Remnants of prehistoric beasts are top-ticket items at auctions worldwide. Objects ranging from eggs to imprints of their skin have found new homes in museums and private collections. But a new paleontological oddity has made its way to auction, and it’s a biggie: a coprolite, or piece of fossilized feces, that is allegedly the longest ever to go on sale.
The fossil is being auctioned by the I. M. Chait gallery in Los Angeles, California. It was uncovered in a formation in Washington State that dates back to the Miocene and Oligocene epochs, between 33 and 5 million years ago.
Here’s the gallery’s full description for your reading pleasure:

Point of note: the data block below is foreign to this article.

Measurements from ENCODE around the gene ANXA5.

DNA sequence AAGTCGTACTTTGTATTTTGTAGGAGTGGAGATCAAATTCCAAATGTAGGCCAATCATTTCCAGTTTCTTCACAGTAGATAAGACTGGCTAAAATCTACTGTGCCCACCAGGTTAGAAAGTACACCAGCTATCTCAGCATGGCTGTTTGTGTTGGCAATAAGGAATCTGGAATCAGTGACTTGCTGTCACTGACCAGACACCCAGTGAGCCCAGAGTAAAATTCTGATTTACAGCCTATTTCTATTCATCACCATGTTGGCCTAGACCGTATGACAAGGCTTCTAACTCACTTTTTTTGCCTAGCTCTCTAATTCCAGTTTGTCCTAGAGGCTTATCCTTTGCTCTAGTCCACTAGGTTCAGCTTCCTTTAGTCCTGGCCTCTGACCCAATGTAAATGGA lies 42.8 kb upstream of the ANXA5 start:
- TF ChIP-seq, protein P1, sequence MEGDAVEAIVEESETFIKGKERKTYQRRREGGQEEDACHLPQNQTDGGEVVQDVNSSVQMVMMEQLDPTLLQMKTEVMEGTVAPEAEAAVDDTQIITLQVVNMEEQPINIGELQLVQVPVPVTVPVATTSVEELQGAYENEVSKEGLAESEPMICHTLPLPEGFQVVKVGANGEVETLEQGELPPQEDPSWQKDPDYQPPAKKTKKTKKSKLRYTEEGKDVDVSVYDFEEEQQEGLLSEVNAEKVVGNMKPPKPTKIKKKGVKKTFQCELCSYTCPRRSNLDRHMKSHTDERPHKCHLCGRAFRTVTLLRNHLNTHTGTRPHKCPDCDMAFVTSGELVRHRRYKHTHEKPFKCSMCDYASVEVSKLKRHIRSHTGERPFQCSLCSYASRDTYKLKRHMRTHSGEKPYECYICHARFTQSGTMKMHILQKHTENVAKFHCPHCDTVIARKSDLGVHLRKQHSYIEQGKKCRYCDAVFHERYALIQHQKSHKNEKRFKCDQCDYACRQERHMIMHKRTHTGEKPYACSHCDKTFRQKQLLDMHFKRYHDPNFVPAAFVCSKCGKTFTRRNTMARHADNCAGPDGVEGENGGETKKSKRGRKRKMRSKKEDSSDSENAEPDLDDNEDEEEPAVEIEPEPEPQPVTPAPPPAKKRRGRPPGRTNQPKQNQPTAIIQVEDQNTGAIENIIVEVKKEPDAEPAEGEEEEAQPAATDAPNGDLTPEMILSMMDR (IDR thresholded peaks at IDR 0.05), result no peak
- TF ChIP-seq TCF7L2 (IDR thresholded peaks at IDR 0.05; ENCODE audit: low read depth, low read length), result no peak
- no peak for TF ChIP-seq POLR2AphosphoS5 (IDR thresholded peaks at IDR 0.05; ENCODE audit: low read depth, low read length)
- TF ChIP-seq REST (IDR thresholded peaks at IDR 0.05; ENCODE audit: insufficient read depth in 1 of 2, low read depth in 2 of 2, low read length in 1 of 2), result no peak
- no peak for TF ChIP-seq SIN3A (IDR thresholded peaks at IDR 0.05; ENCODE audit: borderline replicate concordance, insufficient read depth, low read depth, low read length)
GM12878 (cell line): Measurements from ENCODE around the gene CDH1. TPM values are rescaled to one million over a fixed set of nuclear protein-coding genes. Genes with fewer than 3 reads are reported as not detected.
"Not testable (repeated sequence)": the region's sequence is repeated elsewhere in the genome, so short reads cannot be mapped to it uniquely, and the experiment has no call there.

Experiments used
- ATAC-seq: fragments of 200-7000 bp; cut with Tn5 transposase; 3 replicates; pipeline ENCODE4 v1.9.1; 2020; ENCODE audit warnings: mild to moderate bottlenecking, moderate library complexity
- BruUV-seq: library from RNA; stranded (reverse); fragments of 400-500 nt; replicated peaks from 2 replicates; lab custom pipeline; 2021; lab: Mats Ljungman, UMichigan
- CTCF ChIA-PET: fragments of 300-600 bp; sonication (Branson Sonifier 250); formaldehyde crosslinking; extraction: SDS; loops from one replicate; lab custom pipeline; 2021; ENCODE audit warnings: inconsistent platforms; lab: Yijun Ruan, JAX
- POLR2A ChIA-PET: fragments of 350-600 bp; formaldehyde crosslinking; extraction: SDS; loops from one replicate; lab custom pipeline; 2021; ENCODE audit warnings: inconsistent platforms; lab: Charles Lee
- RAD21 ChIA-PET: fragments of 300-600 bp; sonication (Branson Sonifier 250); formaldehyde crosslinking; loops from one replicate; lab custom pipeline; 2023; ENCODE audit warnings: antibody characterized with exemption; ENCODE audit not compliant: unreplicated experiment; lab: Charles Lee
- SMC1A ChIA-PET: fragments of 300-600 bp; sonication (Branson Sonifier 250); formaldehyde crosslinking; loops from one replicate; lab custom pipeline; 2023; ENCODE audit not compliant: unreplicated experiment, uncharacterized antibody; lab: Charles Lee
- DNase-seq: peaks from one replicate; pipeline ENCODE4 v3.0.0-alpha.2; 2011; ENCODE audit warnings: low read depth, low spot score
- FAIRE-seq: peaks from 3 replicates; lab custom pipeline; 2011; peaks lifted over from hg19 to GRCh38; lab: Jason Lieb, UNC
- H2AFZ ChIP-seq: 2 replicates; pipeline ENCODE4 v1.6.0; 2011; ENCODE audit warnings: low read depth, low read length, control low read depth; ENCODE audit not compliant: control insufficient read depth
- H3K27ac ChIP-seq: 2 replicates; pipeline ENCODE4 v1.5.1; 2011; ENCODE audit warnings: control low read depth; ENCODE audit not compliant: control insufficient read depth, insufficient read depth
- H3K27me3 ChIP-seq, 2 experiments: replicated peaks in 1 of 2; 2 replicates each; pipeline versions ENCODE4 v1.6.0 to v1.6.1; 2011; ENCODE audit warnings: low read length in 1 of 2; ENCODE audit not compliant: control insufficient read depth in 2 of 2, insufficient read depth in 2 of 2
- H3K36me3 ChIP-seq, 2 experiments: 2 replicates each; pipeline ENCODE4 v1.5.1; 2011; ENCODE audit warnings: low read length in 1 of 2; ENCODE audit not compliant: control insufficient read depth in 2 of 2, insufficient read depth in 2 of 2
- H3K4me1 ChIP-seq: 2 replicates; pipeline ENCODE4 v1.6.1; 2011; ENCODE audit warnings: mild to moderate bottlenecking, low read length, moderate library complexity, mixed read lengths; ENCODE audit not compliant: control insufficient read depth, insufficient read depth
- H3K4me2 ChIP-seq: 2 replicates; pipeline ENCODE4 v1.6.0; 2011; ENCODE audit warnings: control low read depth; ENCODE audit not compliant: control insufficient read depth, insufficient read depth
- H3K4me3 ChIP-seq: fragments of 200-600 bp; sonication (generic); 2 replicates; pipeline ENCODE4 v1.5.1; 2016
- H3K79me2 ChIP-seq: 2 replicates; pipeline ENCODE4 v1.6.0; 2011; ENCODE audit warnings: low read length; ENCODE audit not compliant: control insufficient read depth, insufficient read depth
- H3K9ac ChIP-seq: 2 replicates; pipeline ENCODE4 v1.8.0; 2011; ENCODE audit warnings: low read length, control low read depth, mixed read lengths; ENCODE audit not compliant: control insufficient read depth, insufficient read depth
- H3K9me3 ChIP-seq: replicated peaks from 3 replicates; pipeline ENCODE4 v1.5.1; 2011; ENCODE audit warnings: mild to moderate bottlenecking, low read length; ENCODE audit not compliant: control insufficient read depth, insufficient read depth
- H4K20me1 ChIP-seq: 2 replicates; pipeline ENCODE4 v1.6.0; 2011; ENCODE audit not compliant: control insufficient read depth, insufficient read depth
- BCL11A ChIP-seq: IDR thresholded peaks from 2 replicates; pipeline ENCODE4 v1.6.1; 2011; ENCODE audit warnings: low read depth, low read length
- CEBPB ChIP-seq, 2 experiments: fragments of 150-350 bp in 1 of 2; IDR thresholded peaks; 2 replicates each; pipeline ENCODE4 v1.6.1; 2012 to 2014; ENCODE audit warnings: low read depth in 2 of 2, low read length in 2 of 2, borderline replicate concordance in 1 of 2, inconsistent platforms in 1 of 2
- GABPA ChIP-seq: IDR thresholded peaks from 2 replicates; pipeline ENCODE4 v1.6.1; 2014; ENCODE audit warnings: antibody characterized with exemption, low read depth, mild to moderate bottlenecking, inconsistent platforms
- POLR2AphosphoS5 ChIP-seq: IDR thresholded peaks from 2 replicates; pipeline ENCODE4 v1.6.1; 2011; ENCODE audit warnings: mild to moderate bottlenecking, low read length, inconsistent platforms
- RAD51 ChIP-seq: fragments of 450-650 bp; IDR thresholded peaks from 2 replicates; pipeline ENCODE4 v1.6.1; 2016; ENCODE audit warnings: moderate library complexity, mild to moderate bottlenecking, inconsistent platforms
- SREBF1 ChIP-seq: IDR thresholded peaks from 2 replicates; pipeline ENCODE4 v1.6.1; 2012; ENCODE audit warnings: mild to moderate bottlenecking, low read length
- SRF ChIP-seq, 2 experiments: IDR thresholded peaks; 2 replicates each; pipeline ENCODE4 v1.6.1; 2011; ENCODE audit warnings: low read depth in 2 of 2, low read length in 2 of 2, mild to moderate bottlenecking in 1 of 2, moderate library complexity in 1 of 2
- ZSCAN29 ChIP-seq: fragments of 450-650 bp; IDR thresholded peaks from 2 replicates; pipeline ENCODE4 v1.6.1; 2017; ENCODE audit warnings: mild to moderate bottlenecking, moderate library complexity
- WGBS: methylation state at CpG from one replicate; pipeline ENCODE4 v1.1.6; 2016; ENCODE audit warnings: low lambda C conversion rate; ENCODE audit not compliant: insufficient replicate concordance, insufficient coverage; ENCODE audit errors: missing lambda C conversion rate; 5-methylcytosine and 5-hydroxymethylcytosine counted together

Feces become coprolites when they are petrified, or when the organic material is replaced with minerals. Paleontologists have found coprolites of lots of different animals, including dinosaurs, cats, and even humans. Typically the petrification process takes a few thousand years, but you can get your hands on this one for an estimated $8,000-$10,000. Have your credit card ready.
Correction: an earlier version of this post suggested that the coprolite came from a dinosaur’s rear end. Since dinosaurs died out long before this item was excreted, it is obviously the output of some other creature.